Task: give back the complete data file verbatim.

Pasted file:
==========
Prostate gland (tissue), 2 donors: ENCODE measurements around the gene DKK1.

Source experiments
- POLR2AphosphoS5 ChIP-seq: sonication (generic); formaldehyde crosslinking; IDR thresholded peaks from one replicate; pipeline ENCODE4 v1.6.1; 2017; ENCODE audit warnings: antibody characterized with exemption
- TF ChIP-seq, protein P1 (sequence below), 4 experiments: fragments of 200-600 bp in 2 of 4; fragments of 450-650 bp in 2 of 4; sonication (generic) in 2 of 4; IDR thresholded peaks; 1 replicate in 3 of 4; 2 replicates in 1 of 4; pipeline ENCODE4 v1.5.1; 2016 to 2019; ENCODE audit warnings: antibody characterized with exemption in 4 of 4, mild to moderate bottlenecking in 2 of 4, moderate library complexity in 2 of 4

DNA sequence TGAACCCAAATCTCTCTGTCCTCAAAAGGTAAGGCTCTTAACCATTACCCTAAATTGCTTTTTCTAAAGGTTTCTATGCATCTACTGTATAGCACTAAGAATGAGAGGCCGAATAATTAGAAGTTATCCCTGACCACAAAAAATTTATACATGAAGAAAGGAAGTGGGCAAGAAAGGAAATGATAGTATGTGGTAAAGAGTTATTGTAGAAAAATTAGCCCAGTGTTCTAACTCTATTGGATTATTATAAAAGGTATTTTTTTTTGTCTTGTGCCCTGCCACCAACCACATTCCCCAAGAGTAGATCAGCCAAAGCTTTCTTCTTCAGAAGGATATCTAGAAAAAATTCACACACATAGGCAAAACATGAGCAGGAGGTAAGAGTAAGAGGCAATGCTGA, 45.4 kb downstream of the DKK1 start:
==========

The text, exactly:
Prostate gland (tissue), 2 donors: ENCODE measurements around the gene DKK1.

Source experiments
- POLR2AphosphoS5 ChIP-seq: sonication (generic); formaldehyde crosslinking; IDR thresholded peaks from one replicate; pipeline ENCODE4 v1.6.1; 2017; ENCODE audit warnings: antibody characterized with exemption
- TF ChIP-seq, protein P1 (sequence below), 4 experiments: fragments of 200-600 bp in 2 of 4; fragments of 450-650 bp in 2 of 4; sonication (generic) in 2 of 4; IDR thresholded peaks; 1 replicate in 3 of 4; 2 replicates in 1 of 4; pipeline ENCODE4 v1.5.1; 2016 to 2019; ENCODE audit warnings: antibody characterized with exemption in 4 of 4, mild to moderate bottlenecking in 2 of 4, moderate library complexity in 2 of 4

DNA sequence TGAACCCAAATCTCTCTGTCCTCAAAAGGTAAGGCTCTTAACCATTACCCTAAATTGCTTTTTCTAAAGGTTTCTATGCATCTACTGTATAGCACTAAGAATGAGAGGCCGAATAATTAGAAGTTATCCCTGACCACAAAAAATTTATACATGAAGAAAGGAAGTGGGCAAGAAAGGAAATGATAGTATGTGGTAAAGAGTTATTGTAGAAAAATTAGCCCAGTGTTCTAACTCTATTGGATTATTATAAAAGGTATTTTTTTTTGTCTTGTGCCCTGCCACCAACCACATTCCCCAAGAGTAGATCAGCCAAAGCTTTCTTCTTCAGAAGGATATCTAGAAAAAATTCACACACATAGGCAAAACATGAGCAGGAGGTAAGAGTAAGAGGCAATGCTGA, 45.4 kb downstream of the DKK1 start: